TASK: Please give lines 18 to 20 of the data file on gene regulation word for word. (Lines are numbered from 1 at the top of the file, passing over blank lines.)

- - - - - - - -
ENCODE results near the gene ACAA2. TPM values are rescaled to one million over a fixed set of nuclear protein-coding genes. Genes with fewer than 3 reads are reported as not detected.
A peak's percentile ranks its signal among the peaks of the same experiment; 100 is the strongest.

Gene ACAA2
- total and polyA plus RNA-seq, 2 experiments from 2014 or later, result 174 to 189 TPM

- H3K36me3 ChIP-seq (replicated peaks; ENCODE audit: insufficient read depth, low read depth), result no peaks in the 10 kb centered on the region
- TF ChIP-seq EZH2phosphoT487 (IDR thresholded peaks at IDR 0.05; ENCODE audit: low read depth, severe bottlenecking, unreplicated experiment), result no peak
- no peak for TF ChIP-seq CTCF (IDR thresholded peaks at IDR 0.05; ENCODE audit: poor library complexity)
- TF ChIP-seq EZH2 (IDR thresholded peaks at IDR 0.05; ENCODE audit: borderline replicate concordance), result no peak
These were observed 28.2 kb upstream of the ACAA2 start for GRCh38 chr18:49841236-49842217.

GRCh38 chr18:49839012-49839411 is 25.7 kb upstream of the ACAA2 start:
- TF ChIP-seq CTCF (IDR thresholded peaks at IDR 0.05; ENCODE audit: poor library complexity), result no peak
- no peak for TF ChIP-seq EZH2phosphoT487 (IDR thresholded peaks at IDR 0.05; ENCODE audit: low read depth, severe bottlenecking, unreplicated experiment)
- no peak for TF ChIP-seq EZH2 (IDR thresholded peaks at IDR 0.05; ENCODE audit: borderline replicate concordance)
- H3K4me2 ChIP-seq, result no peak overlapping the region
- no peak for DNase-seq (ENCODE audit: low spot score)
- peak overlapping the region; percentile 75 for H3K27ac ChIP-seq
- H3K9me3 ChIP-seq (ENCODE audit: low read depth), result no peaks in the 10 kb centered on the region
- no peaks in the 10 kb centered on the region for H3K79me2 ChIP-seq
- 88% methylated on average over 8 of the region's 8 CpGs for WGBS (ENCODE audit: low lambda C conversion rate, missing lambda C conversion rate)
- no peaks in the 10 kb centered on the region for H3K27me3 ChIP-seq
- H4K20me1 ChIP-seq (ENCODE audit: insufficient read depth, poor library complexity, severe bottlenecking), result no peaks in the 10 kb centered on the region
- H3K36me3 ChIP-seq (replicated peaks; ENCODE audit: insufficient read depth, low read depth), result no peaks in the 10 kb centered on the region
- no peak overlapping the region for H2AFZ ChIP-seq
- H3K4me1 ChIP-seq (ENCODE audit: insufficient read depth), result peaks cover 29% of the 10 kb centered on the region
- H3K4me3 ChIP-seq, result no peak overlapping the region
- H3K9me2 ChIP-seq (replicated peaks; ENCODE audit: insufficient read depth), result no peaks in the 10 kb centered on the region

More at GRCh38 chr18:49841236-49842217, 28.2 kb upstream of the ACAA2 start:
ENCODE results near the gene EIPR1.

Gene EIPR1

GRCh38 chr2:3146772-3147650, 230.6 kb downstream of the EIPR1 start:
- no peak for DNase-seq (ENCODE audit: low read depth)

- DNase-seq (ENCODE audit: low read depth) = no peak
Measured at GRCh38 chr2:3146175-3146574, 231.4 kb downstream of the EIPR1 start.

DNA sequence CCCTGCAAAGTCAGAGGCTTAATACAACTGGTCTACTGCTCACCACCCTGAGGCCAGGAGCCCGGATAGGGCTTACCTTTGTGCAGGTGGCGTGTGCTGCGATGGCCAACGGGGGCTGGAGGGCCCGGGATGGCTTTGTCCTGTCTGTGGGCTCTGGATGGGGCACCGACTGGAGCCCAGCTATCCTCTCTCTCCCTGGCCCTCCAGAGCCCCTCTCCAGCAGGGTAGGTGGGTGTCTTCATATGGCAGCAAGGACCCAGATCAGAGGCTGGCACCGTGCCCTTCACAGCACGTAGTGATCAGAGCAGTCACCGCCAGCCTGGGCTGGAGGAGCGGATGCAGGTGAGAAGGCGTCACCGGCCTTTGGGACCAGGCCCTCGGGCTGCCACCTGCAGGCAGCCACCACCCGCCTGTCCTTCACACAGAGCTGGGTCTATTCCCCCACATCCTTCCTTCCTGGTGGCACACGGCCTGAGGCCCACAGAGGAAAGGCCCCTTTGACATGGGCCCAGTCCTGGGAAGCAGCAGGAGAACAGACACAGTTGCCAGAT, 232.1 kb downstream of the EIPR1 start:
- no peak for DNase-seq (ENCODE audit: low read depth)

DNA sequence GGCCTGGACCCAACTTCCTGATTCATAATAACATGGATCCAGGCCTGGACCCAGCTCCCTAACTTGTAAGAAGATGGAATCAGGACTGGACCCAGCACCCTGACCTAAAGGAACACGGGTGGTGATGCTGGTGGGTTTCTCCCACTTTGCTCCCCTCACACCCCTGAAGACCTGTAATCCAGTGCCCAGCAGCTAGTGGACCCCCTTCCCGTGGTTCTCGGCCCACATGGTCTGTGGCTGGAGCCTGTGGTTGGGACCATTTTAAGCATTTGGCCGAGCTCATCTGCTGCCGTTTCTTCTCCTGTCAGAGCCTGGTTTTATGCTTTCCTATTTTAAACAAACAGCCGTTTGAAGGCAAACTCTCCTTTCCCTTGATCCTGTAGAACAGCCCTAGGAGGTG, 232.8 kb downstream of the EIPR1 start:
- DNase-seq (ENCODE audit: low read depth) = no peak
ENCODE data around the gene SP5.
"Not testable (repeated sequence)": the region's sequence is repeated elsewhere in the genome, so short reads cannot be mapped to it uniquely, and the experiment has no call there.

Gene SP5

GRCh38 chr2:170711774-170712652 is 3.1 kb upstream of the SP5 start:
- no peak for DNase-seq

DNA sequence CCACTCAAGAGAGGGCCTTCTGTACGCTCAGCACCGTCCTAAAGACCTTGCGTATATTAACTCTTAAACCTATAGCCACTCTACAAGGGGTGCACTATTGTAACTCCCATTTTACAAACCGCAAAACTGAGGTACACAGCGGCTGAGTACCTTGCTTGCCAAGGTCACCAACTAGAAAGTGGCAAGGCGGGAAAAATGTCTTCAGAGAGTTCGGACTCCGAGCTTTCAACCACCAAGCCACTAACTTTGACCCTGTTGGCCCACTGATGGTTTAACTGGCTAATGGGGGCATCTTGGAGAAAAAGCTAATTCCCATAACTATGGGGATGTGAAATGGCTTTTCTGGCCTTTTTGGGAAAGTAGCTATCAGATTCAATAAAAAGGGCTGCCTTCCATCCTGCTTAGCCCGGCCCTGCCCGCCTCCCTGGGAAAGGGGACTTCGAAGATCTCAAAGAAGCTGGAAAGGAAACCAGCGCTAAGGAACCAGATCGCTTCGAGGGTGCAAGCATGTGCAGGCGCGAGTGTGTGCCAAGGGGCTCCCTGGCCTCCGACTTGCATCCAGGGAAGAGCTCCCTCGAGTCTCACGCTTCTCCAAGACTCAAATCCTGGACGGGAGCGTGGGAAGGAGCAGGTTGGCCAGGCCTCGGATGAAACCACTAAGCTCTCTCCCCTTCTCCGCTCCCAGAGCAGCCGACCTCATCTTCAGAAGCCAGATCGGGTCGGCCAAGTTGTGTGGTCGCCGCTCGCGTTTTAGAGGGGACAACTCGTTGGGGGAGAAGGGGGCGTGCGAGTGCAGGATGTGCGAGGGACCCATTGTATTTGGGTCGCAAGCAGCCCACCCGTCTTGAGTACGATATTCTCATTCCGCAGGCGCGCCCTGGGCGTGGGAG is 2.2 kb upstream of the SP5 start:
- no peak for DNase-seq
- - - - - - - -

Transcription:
- no peaks in the 10 kb centered on the region for H3K79me2 ChIP-seq
- 88% methylated on average over 8 of the region's 8 CpGs for WGBS (ENCODE audit: low lambda C conversion rate, missing lambda C conversion rate)
- no peaks in the 10 kb centered on the region for H3K27me3 ChIP-seq